Toronto Metropolitan University
Dhami_Gurinderpal_Singh.pdf (9.59 MB)

Laser induced reverse transfer for microfabrication

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posted on 2021-05-24, 11:23 authored by Gurinderpal Singh Dhami

The general objective of this thesis is to introduce ultrafast "Laser Induced Reverse Transfer" (LIRT) as a technique for material transfer in micro-fabrication. LIRT is performed using femtosecond laser radiation of wavelength 515 nm with gold coated silicon wafers under ambient conditions. The material transfer process is explained by the dynamics of a laser ablated plasma plume. The influence of processing parameters such as laser pulse energy, pulse width and scan speed on the width of transferred material is also investigated. The width of the deposition increases with the increase in pulse energy while it decreases with scan speed. Also, the width increases with laser pulse width ranging from femtosecond to picosecond range. In general the transferred material size is determined by the amount of material present in the plasma plume which depends on the energy deposited in the bulk material by laser irradiation. In the femtosecond pulse width range, the increase in pulse energy at constant pulse width transfers more energy in a short time with minimal heating effect to the surrounding material. Hence, the efficiency of material removal increases. This in turn enhances the feature size. On the other hand, as the laser pulse width increases from femtoseconds to picoseconds, the interaction time of laser radiation with material increases. This leads to an increase in the amount of material removed, thereby increasing the transferred material size. However, thermal damage to the surrounding material increases. An increase in scan speed at constant pulse energy decreases the laser interaction time, which results in a decrease in amount of material in the plasma plume. This in tum decreases the width of the deposited material. In general, femtosecond laser induced reverse material transfer is an efficient technique for microfabrication and can be used for device manufacturing.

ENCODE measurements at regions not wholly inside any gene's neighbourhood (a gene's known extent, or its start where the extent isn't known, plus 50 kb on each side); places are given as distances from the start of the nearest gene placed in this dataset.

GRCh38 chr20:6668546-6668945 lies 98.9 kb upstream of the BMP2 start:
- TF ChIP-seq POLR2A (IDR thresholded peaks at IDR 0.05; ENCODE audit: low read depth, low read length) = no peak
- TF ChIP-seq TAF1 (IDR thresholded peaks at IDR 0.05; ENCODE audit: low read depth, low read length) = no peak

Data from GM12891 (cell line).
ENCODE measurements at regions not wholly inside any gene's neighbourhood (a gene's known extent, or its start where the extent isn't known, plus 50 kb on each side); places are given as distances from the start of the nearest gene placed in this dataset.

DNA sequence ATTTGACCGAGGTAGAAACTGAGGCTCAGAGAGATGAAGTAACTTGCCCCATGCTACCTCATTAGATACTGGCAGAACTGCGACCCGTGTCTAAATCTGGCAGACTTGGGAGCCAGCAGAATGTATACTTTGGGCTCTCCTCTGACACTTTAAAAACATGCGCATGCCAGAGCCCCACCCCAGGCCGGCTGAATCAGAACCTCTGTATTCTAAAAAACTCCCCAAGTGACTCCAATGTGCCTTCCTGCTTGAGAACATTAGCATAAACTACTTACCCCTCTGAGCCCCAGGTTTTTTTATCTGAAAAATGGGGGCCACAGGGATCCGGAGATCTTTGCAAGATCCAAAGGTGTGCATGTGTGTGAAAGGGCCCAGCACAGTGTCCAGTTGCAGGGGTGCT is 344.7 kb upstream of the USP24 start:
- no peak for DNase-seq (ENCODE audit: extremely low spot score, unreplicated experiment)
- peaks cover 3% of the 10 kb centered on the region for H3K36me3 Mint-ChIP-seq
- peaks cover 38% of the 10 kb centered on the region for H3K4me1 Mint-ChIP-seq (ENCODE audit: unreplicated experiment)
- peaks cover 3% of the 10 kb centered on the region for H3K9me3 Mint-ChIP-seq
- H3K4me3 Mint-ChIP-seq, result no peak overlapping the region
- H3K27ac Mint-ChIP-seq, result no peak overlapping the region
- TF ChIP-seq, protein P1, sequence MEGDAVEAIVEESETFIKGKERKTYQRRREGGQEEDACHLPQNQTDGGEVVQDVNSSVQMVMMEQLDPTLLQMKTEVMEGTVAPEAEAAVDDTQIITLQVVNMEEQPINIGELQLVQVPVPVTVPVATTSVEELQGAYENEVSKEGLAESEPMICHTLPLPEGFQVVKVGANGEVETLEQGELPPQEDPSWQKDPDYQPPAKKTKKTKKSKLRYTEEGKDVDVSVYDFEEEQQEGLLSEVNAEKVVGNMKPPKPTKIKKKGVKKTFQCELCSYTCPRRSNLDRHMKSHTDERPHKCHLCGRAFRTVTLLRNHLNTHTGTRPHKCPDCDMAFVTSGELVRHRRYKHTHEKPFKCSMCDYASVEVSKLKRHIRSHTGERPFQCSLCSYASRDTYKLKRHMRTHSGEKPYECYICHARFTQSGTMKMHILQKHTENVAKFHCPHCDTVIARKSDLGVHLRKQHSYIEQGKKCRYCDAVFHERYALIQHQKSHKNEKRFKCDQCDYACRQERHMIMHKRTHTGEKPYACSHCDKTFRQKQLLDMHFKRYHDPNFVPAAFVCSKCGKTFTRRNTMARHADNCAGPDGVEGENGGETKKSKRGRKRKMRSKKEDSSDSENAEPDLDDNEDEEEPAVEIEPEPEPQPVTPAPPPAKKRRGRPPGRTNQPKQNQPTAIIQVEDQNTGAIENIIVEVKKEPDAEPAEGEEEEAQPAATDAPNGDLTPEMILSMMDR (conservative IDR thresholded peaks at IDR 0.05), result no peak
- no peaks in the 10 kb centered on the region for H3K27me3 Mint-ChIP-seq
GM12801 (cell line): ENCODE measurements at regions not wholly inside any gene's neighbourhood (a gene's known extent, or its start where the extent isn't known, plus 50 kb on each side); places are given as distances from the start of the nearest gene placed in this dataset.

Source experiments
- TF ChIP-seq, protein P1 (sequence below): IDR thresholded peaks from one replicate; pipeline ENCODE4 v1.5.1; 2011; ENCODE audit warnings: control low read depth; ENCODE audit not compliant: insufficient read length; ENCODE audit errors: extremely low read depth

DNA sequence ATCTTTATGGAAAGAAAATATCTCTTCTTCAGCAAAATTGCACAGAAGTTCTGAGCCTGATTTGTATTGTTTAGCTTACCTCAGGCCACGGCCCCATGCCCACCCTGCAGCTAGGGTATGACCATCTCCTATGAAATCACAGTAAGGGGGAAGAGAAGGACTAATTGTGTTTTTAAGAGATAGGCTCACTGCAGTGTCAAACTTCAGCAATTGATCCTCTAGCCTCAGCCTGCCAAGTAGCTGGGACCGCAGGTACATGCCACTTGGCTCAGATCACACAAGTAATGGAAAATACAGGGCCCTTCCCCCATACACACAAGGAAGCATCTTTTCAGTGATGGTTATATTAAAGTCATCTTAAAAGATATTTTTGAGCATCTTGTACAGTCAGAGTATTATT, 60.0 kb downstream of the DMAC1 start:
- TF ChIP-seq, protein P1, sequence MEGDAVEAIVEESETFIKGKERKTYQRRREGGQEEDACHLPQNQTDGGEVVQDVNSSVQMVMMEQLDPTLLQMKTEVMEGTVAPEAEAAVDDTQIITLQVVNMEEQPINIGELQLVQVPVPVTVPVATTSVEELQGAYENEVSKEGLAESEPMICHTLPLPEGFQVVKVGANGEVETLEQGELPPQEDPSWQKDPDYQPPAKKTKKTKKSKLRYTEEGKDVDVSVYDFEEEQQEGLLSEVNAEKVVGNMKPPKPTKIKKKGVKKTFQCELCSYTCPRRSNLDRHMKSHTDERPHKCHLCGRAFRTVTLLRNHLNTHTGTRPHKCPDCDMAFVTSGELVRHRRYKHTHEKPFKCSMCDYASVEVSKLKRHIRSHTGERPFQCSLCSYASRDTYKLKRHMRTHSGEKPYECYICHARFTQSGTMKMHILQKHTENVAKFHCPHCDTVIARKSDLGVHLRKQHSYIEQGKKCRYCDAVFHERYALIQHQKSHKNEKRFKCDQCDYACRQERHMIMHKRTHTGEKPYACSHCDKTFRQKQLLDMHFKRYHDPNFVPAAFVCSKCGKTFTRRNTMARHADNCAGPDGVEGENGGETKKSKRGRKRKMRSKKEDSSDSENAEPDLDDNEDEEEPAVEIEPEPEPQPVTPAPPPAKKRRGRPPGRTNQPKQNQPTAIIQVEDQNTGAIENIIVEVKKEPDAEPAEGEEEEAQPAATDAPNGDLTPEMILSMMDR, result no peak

• Master of Applied Science


  • Mechanical and Industrial Engineering

Granting Institution

Ryerson University

LAC Thesis Type

  • Thesis

Thesis Advisor

Krishnan Venkatakrishnan Bo Tan



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